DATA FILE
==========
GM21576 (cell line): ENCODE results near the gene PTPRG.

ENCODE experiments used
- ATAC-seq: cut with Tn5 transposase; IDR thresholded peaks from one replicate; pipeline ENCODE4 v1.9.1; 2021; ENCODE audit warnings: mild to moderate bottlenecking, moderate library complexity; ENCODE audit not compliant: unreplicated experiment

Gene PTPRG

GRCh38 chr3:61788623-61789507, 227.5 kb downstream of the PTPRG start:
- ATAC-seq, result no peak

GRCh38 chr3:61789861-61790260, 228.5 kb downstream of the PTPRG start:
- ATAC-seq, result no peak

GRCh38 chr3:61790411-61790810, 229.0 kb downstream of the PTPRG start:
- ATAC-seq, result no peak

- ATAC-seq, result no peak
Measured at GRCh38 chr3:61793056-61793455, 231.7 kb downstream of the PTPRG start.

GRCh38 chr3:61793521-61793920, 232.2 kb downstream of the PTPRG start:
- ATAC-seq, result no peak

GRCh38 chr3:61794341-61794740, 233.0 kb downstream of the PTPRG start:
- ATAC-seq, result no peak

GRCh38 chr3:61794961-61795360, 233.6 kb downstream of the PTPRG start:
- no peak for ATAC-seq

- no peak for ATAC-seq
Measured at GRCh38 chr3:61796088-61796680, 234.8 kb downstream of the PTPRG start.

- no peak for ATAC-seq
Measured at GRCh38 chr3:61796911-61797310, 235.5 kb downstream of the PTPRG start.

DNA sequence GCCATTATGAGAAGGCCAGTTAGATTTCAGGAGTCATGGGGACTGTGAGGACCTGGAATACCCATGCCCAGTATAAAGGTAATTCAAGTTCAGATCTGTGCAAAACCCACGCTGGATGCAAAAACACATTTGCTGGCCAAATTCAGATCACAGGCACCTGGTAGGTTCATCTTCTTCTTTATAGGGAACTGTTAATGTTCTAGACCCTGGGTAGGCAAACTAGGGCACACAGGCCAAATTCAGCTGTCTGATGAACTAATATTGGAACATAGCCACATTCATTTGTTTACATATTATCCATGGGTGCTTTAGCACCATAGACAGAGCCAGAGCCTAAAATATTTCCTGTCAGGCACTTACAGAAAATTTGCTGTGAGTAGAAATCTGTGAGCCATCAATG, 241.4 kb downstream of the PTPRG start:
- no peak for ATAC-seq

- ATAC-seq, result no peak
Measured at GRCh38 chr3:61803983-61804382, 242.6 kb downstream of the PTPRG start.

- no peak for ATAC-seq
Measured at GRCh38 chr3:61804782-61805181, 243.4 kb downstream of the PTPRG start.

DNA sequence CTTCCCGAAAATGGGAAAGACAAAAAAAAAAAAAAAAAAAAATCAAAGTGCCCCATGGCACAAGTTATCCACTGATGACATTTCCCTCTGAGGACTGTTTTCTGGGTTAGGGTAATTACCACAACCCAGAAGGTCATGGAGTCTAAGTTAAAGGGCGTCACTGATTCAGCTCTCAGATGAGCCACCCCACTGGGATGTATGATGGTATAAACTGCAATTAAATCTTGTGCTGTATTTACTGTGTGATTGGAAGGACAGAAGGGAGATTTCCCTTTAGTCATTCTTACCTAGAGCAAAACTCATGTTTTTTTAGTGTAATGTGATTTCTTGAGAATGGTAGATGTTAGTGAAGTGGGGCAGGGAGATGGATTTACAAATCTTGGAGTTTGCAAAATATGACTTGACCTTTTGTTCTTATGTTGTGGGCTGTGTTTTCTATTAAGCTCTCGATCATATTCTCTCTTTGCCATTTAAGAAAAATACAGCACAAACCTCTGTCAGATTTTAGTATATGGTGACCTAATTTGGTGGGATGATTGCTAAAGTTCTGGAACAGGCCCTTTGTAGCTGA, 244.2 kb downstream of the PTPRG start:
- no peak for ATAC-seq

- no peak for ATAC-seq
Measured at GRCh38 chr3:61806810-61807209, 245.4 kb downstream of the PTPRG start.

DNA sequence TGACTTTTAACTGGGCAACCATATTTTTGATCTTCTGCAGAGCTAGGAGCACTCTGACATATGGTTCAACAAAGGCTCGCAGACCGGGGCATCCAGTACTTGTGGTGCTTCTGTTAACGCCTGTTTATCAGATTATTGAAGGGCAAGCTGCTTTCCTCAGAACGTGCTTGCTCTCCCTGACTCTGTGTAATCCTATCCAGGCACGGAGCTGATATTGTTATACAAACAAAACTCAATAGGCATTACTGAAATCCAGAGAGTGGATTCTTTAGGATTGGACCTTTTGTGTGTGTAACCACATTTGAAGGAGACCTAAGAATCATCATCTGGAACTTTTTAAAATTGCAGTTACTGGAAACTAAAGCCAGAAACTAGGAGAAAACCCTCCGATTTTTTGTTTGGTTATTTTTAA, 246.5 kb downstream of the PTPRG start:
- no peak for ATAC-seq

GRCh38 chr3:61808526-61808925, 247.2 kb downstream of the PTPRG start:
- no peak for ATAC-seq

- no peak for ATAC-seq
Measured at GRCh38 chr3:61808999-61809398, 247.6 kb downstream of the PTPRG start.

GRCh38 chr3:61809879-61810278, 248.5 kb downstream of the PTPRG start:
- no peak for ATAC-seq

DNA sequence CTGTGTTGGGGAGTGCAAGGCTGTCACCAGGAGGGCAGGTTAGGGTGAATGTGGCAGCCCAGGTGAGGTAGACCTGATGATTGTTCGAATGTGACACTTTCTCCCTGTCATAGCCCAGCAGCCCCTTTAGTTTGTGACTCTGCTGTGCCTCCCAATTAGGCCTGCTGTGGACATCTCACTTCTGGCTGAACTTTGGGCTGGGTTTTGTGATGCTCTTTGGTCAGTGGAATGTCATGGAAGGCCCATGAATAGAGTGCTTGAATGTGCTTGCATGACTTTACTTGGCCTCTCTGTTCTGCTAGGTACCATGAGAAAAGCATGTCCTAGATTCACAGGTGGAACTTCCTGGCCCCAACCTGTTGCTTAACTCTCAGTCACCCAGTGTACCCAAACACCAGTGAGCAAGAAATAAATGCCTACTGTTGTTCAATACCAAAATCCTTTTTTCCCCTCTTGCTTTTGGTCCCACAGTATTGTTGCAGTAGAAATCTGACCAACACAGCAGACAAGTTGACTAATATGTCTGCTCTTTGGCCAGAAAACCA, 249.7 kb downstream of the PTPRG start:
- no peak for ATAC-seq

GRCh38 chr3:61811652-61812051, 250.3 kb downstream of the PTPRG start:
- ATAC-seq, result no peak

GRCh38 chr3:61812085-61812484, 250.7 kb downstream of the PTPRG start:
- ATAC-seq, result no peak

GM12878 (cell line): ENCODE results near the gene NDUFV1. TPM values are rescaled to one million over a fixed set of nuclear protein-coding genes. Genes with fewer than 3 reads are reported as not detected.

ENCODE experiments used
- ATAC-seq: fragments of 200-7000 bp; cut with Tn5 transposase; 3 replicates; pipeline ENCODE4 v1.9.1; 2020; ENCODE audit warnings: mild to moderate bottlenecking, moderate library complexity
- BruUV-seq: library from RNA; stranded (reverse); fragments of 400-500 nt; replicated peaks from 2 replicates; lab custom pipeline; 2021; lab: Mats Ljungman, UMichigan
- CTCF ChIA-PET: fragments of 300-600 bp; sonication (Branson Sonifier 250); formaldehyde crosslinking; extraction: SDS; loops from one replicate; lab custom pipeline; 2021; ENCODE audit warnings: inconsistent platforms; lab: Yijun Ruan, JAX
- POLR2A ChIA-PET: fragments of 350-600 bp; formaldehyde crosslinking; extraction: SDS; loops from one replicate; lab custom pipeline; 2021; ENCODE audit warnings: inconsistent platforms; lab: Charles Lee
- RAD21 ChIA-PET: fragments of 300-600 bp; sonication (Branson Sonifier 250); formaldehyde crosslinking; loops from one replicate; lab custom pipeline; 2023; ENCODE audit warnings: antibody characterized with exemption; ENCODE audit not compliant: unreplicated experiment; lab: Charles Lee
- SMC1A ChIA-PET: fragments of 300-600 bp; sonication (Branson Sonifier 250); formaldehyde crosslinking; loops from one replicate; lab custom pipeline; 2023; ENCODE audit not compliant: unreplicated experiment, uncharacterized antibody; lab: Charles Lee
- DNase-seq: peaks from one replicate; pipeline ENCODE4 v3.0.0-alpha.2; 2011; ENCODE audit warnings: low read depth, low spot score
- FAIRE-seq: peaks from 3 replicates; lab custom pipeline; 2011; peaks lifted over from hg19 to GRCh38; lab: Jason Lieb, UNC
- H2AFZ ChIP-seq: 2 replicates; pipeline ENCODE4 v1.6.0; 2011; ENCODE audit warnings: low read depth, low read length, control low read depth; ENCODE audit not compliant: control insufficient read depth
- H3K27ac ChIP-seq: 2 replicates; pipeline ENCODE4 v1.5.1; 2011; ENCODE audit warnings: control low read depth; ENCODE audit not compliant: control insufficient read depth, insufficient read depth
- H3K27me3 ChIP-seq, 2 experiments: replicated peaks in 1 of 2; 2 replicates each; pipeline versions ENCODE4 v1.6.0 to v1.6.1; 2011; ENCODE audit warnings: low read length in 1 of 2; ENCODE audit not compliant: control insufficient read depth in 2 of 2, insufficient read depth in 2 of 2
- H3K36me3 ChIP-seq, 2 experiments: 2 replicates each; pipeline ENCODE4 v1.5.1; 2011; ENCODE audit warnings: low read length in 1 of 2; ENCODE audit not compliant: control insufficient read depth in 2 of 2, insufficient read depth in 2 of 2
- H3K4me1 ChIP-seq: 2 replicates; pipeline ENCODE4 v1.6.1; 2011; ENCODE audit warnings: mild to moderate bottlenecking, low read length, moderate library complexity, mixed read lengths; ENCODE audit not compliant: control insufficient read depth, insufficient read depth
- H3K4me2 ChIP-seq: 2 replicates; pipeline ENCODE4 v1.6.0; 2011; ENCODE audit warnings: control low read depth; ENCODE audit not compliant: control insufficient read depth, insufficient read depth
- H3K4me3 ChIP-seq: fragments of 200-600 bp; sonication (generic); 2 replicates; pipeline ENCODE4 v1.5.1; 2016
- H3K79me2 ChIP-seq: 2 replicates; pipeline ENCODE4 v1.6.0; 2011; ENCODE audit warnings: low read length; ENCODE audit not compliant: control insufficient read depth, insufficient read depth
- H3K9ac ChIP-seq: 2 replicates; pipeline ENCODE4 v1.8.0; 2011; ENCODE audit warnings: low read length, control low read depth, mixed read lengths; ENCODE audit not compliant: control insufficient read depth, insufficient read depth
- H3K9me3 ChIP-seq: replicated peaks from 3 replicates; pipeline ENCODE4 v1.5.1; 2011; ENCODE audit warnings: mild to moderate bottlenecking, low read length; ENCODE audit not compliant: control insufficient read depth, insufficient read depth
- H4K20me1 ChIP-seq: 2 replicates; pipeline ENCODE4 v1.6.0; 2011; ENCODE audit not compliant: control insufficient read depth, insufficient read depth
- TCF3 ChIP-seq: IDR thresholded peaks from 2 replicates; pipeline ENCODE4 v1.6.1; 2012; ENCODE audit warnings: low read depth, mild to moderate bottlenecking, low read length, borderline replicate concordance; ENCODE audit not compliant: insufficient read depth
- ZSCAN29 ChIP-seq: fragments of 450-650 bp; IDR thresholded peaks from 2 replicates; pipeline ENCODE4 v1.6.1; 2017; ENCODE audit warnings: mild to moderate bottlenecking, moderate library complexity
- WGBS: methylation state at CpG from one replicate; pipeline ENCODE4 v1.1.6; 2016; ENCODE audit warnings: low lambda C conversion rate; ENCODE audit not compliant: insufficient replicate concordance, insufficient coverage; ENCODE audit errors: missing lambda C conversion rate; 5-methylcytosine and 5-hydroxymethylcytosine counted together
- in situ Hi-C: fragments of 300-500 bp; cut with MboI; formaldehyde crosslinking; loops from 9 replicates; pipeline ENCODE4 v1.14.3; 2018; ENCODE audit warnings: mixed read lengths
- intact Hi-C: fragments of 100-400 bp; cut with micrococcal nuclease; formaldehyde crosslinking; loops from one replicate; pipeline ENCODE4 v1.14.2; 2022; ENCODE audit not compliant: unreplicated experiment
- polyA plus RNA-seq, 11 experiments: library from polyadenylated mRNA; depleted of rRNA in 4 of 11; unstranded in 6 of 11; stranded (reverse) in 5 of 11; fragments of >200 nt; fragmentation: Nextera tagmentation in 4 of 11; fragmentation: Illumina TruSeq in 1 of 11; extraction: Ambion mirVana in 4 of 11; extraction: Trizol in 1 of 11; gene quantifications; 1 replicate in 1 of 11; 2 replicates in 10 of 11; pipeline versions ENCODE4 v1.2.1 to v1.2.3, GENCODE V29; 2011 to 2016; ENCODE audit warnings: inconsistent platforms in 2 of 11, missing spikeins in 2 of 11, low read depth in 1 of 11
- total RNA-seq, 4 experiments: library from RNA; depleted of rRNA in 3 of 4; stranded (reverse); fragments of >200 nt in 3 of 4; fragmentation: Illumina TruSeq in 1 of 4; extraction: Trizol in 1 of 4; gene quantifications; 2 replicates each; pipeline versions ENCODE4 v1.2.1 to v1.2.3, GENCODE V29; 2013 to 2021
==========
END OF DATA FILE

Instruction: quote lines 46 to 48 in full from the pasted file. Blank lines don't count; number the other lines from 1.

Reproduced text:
- ATAC-seq, result no peak

GM12878 (cell line): ENCODE results near the gene NDUFV1. TPM values are rescaled to one million over a fixed set of nuclear protein-coding genes. Genes with fewer than 3 reads are reported as not detected.

ENCODE experiments used